The following coaches could use some momentum within this really difficult league -- Tom Crean (Georgia), Buzz Williams (Texas A&M), Frank Martin (South Carolina) and Jerry Stackhouse (Vanderbilt). Which of those programs is most likely to turn the corner in 2021-22?
Medcalf: Yes, every team in the country was impacted by COVID-19. Few teams, however, endured what Williams faced in year two at Texas A&M. The Aggies didn't play from Jan. 30 to March 3. They were struggling when that pause began, but this is a team that never got the chance to get better. That should change this season. The transfers Williams has added, including Wyoming star Marcus Williams, should help a team that will have a fresh start. Williams is in the best spot, among the coaches listed, to make a move after a bizarre last year.
Borzello: It was only two seasons ago that Williams and Texas A&M went 10-8 in SEC play and finished above .500 overall. So it's really only been one down year for Williams since moving to College Station. I think the Aggies are capable of moving back up the standings this season. They saw a few players, including leading scorer Emanuel Miller, enter the transfer portal, but they also dipped into it to land two immediate impact pieces in Williams and Tyrece Radford (Virginia Tech), along with three other high-major transfers. That group is added to three players who played key roles down the stretch of the season, led by double-figure scorer Quenton Jackson.
Gasaway: This year in the SEC we may find that there are varying definitions of turning the corner. Vanderbilt at least appears capable of jumping out of the league's cellar and into its, well, lower midsection? That's an improvement, and Scotty Pippen Jr. is my choice as SEC POY. Stackhouse actually put an SEC-level average offense on the floor last season, but leaky defense and a disastrous 1-7 record in conference games decided by single digits translated into that unsightly 3-13 league record. The 'Dores are due.
Who's the team in the SEC that not nearly enough people are talking about?
Borzello: I had Mississippi State on the periphery of my preseason top 25 all offseason, and while the Bulldogs are on the outside looking in entering the season, I think Ben Howland's team can be a real threat in the SEC. All-SEC guard DJ Stewart is gone, but Iverson Molinar and Tolu Smith are both back from a team that reached the NIT Championship game last season.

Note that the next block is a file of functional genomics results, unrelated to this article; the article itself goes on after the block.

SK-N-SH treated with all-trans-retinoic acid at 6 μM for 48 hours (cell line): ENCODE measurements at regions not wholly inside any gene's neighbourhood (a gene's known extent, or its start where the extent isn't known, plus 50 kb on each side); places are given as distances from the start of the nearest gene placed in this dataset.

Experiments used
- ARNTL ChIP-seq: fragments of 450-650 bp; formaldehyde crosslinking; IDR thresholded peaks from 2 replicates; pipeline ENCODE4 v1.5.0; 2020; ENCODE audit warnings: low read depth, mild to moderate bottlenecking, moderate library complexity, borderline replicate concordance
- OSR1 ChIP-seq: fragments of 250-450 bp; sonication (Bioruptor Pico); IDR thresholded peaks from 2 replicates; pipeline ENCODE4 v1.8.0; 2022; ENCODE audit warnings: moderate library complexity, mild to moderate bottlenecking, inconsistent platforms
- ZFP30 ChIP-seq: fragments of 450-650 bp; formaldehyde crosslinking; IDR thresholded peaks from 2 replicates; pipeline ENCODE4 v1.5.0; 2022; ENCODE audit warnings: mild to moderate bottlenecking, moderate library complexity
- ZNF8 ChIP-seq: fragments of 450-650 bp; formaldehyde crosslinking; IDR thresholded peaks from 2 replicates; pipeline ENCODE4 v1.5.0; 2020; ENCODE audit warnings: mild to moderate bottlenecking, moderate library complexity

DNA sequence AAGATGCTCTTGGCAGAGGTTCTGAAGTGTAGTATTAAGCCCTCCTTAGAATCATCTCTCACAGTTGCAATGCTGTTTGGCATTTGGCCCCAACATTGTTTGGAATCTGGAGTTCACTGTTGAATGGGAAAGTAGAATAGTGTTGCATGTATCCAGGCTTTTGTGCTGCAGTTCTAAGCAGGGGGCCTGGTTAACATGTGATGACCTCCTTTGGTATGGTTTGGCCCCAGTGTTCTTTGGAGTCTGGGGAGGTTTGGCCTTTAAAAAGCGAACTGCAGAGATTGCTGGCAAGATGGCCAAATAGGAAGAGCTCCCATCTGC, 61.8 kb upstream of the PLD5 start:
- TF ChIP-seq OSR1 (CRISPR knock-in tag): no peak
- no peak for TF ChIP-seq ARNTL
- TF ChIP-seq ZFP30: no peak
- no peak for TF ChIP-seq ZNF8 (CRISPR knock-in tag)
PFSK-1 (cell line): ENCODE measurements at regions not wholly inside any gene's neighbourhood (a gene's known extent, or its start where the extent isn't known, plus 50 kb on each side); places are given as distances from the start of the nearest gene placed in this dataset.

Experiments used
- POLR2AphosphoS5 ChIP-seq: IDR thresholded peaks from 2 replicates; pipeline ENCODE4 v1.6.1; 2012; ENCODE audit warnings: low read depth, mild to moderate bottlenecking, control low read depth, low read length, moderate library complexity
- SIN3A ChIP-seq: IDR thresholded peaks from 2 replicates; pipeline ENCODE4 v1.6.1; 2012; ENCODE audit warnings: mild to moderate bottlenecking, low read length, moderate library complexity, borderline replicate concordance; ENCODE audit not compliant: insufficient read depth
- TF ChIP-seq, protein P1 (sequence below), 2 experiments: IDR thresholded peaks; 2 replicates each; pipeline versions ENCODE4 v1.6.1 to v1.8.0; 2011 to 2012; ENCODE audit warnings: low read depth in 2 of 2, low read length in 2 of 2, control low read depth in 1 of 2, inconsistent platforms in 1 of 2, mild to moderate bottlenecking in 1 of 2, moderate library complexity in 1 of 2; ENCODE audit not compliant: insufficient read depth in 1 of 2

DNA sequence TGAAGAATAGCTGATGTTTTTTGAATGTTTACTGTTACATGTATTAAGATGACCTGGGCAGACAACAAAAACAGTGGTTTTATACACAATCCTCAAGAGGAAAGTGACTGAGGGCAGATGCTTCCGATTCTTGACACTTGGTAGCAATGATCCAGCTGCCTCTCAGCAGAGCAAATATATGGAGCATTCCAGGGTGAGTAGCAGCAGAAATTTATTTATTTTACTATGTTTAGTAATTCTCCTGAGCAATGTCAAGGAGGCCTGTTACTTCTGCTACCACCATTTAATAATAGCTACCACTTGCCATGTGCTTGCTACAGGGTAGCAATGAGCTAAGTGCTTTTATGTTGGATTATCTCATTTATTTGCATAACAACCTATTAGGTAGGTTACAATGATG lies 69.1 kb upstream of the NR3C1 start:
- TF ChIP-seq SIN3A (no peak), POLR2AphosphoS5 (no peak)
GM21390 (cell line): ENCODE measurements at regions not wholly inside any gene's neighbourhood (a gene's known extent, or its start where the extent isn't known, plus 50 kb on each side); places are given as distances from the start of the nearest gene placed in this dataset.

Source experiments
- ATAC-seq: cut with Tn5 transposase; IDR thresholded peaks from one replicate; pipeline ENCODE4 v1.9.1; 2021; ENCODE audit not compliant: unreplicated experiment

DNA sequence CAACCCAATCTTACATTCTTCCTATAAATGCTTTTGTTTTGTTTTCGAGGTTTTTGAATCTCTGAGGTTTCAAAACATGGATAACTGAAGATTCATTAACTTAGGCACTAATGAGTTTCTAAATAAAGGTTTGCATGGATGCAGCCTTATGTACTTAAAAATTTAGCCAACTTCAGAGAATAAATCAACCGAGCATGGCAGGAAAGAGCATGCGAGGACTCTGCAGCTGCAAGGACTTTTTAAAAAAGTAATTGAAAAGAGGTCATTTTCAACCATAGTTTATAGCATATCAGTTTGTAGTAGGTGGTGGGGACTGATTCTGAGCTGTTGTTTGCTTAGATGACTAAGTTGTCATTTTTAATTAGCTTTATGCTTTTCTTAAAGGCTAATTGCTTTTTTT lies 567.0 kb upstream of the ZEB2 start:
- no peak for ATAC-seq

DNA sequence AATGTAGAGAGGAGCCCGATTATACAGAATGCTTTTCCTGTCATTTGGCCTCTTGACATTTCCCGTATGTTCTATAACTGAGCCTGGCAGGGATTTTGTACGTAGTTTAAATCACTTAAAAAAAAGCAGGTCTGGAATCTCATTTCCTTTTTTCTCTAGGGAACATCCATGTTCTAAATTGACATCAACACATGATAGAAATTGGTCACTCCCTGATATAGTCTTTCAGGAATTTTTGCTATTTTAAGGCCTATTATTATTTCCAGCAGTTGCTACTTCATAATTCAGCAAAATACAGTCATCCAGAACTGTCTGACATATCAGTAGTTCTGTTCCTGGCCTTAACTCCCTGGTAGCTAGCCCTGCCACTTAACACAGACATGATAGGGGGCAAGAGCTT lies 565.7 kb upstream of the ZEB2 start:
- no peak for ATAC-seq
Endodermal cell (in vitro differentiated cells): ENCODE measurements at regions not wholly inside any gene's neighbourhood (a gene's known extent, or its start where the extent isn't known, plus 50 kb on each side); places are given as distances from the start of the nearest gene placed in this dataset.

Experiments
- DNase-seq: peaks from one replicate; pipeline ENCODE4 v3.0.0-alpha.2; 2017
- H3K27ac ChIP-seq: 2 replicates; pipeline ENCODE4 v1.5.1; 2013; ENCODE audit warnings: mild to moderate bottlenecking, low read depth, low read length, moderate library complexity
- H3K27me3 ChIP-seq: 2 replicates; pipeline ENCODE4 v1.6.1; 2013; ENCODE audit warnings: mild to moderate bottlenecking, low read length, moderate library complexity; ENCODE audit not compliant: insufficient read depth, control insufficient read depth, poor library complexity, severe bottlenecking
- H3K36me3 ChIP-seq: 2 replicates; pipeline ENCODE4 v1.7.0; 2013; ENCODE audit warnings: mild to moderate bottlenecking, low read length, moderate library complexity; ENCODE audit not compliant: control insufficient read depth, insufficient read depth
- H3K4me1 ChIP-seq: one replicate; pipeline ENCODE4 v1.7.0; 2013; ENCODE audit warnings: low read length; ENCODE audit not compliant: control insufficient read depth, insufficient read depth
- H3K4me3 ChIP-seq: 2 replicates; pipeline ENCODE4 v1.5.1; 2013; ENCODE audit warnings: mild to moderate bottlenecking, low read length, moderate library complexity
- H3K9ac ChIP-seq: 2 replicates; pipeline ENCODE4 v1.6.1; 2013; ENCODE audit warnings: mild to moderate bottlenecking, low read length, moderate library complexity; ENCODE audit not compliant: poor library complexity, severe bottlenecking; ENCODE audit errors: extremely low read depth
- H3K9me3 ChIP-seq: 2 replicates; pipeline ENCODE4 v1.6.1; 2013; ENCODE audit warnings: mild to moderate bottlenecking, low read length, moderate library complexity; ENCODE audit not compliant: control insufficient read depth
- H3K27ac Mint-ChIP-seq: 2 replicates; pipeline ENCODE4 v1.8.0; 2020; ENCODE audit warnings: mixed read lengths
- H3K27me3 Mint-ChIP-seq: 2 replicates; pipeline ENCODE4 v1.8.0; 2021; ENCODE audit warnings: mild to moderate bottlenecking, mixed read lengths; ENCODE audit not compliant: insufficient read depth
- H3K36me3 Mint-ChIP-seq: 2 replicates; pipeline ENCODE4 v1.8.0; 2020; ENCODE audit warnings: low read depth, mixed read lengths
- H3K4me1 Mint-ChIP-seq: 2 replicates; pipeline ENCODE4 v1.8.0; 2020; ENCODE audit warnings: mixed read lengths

The real reason for optimism in Starkville centers on the incoming transfer class. Garrison Brooks (North Carolina), Rocket Watts (Michigan State), D.J. Jeffries (Memphis) and Shakeel Moore (NC State) have all made impacts at big programs, and three of them could start off the bat. Watts is going to be the key. He was a high-level scoring guard at the high school level, but never really got going with the Spartans. If he can facilitate offense while also making some shots from the perimeter, Mississippi State will be in good shape.
Gasaway: Hey, Borzello! At least Mississippi State got five votes in the preseason AP poll. My choice, on the other hand, was not named once by any AP pollster. Zero votes! That goose egg's going to look awfully silly when Florida makes a fifth consecutive NCAA tournament with room to spare. Tyree Appleby and Colin Castleton are seniors who just earned a No. 7 seed, and they're being joined by Penn State transfer Myreon Jones. The Gators' opponents are unlikely to miss as many 3s as they did last season, but there's still a lot to like with a rotation that makes its 2s and is headed up by three seniors.
Medcalf: With LSU, I think it's always important to note that the NCAA infractions case against Will Wade and the program could reach its conclusion through the Independent Accountability Resolution Process (IARP) at any moment. Until then? LSU will play, and the Tigers have some interesting pieces, including Darius Days, who will anchor this group after withdrawing from the NBA draft. You get Xavier Pinson (13.6 PPG at Missouri last season) and a true big man with five-star recruit Efton Reid. Shareef O'Neal, it seems, is finally healthy going into a collegiate season. He'll turn 22 this season. He hasn't had the reps on the court due to health issues and injuries, but this could be his year to take the next step. The Adam Miller season-ending knee injury was devastating news. But this still looks the part of a group that could climb into the top of the SEC and compete for a spot in the field of 68.
SEC 2021-22 predicted order of finish
2. Alabama (tie)
2. Tennessee (tie)
6. Mississippi State
9. Ole Miss
10. Texas A&M
11. South Carolina